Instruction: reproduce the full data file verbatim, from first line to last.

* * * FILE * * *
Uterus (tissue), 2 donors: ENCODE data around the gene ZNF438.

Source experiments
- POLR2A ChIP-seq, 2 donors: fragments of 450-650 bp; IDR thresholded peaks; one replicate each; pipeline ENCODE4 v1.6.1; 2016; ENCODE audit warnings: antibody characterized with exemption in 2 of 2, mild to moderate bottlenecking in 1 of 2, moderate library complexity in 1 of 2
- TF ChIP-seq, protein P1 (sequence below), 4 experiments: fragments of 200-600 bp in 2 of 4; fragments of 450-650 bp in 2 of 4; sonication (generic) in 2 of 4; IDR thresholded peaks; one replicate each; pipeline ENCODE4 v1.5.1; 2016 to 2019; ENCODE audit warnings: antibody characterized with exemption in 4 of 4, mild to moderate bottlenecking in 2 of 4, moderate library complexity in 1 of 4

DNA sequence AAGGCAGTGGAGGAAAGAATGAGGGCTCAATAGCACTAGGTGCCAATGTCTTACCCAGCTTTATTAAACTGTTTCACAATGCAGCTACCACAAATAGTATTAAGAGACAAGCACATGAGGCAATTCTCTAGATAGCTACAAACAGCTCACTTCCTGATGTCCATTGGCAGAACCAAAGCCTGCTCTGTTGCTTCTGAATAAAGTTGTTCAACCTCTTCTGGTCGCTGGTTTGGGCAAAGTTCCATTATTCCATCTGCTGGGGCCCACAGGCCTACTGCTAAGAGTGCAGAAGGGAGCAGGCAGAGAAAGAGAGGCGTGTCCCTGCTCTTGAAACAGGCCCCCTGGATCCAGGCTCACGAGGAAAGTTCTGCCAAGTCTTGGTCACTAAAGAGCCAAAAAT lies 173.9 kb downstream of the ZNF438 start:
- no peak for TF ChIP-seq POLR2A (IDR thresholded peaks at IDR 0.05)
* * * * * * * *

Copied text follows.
Uterus (tissue), 2 donors: ENCODE data around the gene ZNF438.

Source experiments
- POLR2A ChIP-seq, 2 donors: fragments of 450-650 bp; IDR thresholded peaks; one replicate each; pipeline ENCODE4 v1.6.1; 2016; ENCODE audit warnings: antibody characterized with exemption in 2 of 2, mild to moderate bottlenecking in 1 of 2, moderate library complexity in 1 of 2
- TF ChIP-seq, protein P1 (sequence below), 4 experiments: fragments of 200-600 bp in 2 of 4; fragments of 450-650 bp in 2 of 4; sonication (generic) in 2 of 4; IDR thresholded peaks; one replicate each; pipeline ENCODE4 v1.5.1; 2016 to 2019; ENCODE audit warnings: antibody characterized with exemption in 4 of 4, mild to moderate bottlenecking in 2 of 4, moderate library complexity in 1 of 4

DNA sequence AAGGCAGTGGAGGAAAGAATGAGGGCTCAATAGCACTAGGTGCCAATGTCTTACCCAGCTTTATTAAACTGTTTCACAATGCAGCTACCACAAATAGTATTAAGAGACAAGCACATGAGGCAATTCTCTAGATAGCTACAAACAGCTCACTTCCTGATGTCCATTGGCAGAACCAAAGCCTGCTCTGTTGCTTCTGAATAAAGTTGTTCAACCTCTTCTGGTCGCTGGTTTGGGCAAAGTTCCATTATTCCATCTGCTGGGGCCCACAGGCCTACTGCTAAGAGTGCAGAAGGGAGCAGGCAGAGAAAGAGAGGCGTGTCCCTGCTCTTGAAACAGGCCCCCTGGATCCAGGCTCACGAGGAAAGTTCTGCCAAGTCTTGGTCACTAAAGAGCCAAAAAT lies 173.9 kb downstream of the ZNF438 start:
- no peak for TF ChIP-seq POLR2A (IDR thresholded peaks at IDR 0.05)